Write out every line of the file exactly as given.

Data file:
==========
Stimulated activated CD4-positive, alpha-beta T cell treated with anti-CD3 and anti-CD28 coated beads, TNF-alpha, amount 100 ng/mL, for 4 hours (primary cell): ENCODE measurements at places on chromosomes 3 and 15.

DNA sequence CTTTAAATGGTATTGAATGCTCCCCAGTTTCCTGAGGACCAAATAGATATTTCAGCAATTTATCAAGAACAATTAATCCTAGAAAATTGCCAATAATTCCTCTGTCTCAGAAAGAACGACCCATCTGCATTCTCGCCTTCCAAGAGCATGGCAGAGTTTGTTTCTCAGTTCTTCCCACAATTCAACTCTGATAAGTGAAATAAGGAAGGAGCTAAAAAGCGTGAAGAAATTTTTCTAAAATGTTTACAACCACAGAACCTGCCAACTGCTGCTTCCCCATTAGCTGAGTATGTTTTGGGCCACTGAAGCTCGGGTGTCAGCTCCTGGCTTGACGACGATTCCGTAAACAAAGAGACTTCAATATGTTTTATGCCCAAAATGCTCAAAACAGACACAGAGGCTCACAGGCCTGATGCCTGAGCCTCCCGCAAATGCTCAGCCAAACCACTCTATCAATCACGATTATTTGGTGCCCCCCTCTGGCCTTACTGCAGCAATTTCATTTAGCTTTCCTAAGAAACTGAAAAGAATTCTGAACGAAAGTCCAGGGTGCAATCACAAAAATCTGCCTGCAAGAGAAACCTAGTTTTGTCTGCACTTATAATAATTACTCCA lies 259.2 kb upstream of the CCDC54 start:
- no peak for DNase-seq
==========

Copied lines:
Stimulated activated CD4-positive, alpha-beta T cell treated with anti-CD3 and anti-CD28 coated beads, TNF-alpha, amount 100 ng/mL, for 4 hours (primary cell): ENCODE measurements at places on chromosomes 3 and 15.

DNA sequence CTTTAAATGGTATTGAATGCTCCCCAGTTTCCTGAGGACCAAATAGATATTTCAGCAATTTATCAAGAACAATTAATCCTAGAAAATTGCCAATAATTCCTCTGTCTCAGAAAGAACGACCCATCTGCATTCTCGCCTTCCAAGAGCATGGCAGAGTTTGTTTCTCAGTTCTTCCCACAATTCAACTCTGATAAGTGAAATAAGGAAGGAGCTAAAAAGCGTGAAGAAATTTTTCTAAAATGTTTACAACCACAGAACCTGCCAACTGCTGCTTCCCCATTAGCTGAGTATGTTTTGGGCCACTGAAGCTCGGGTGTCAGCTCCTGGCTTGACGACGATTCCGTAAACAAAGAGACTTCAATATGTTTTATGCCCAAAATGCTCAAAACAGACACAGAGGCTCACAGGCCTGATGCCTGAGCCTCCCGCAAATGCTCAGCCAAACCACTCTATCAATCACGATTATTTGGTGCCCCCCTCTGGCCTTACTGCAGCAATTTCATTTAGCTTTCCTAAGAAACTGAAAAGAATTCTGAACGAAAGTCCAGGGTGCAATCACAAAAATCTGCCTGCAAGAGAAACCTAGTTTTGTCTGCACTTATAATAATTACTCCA lies 259.2 kb upstream of the CCDC54 start:
- no peak for DNase-seq